“What exactly is your point?” he says, starting to get a bit riled.
“My point is, you can’t tell me of a time you’ve been hurt when you weren’t rushing, you weren’t tired, you weren’t frustrated or you hadn’t become so complacent with the hazards that you just weren’t thinking about the risk of getting hurt at that moment.” You pause, then add “…except for contact sports.”
He stops and thinks, and then writes the four states down on a piece of paper. After about four or five seconds he looks up at you and says, “You’re right—I can’t.”
“Do you think you—or me, for that matter—do you think we’re all that much different than everybody else in the plant?”
The look you’re getting now has improved tremendously. “Not likely,” he says, … “But so what? I mean it’s not as though we can eliminate rushing, frustration, fatigue or complacency. They’re part of life.”
“We can’t eliminate them,” you say, “but we can minimize their effects.”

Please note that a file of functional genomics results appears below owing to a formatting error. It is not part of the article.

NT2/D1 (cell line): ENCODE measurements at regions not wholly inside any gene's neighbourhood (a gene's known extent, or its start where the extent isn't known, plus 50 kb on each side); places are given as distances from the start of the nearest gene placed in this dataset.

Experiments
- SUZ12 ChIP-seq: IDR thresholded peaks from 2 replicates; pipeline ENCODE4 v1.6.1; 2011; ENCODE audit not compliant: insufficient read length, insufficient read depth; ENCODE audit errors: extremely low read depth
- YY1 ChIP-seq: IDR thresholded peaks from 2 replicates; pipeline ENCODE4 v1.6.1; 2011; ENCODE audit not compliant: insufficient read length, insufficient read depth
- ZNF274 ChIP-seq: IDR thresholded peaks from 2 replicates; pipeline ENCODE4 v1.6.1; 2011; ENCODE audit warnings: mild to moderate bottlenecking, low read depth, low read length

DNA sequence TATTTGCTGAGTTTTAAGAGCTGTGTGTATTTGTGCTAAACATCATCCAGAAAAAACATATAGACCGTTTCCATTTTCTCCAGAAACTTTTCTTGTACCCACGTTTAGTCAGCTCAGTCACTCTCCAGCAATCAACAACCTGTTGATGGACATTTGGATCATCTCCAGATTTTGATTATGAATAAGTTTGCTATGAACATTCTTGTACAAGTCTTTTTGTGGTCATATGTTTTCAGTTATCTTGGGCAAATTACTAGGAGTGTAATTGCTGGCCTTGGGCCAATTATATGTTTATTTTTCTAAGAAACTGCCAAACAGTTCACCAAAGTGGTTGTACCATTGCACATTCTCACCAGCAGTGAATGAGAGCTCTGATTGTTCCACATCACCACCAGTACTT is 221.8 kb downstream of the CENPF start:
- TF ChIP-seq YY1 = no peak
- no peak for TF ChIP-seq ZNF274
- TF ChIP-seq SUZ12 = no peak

“How?”, he asks.
“Well, there are things we can do from a company perspective and there are techniques we can all use, on a personal basis, to minimize the impact these states or human factors have on us.”
“Give me a few examples,” he says.
“Well from the company perspective, we can train the folks working shifts on how to cope with the shift work better so they get more quality sleep. We could even look at different types of shift rotations. Moving away from piecework incentives could reduce rushing. More communication should reduce frustration. And behavior based safety observations will improve awareness and help us fight complacency.”